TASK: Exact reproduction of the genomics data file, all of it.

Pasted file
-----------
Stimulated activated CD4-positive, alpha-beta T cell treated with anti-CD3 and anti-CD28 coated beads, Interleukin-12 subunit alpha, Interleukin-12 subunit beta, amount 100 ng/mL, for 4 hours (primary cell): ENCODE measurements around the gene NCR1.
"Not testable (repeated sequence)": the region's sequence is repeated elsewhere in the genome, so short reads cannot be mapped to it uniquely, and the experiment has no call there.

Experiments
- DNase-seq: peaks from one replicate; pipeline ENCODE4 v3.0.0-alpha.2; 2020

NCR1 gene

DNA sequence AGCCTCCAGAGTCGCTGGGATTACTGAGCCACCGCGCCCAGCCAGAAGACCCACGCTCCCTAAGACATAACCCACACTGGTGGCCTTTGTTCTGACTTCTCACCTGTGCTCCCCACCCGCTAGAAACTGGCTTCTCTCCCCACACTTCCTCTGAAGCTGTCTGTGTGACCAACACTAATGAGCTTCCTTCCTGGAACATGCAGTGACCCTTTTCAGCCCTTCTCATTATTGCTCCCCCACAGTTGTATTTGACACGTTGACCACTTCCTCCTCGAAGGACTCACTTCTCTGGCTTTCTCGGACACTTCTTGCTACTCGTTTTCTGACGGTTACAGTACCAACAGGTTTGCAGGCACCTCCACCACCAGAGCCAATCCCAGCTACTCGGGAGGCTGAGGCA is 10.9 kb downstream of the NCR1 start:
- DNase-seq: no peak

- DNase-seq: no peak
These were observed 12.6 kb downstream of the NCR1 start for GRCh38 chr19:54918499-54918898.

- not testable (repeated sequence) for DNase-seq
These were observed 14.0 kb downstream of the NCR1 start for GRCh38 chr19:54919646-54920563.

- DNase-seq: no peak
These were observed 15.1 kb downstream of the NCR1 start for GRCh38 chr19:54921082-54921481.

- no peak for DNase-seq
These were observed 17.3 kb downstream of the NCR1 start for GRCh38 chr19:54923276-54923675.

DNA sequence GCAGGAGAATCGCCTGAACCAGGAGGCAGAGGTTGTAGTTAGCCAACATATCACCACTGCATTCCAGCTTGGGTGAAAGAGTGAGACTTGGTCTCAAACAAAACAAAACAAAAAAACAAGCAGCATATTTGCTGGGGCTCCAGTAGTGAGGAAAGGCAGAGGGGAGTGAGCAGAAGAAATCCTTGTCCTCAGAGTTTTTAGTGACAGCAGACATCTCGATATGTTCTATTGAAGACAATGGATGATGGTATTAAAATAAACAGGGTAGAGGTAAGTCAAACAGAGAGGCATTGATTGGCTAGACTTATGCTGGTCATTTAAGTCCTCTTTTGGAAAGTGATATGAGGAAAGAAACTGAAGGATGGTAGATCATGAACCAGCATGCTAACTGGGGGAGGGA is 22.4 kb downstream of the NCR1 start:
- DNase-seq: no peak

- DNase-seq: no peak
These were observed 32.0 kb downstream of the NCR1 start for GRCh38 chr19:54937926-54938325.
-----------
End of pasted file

Stimulated activated CD4-positive, alpha-beta T cell treated with anti-CD3 and anti-CD28 coated beads, Interleukin-12 subunit alpha, Interleukin-12 subunit beta, amount 100 ng/mL, for 4 hours (primary cell): ENCODE measurements around the gene NCR1.
"Not testable (repeated sequence)": the region's sequence is repeated elsewhere in the genome, so short reads cannot be mapped to it uniquely, and the experiment has no call there.

Experiments
- DNase-seq: peaks from one replicate; pipeline ENCODE4 v3.0.0-alpha.2; 2020

NCR1 gene

DNA sequence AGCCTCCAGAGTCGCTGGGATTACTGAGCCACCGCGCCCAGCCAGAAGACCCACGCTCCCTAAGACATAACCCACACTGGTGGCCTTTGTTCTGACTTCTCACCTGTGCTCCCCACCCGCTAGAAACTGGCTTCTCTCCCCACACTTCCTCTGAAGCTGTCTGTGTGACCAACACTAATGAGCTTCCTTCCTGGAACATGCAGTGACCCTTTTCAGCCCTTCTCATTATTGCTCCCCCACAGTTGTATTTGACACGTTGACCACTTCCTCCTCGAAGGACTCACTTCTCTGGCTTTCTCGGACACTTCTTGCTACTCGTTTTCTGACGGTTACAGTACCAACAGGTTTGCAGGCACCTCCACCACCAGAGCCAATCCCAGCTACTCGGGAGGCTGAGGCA is 10.9 kb downstream of the NCR1 start:
- DNase-seq: no peak

- DNase-seq: no peak
These were observed 12.6 kb downstream of the NCR1 start for GRCh38 chr19:54918499-54918898.

- not testable (repeated sequence) for DNase-seq
These were observed 14.0 kb downstream of the NCR1 start for GRCh38 chr19:54919646-54920563.

- DNase-seq: no peak
These were observed 15.1 kb downstream of the NCR1 start for GRCh38 chr19:54921082-54921481.

- no peak for DNase-seq
These were observed 17.3 kb downstream of the NCR1 start for GRCh38 chr19:54923276-54923675.

DNA sequence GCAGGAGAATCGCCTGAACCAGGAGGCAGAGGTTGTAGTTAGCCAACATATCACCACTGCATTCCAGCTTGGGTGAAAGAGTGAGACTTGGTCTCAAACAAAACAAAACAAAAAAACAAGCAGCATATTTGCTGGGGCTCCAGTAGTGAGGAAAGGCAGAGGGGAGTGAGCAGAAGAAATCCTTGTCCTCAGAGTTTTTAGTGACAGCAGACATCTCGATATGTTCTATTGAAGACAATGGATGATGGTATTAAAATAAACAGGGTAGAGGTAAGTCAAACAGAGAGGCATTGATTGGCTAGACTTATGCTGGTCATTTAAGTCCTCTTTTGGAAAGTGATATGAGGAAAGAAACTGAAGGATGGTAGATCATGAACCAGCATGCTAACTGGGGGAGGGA is 22.4 kb downstream of the NCR1 start:
- DNase-seq: no peak

- DNase-seq: no peak
These were observed 32.0 kb downstream of the NCR1 start for GRCh38 chr19:54937926-54938325.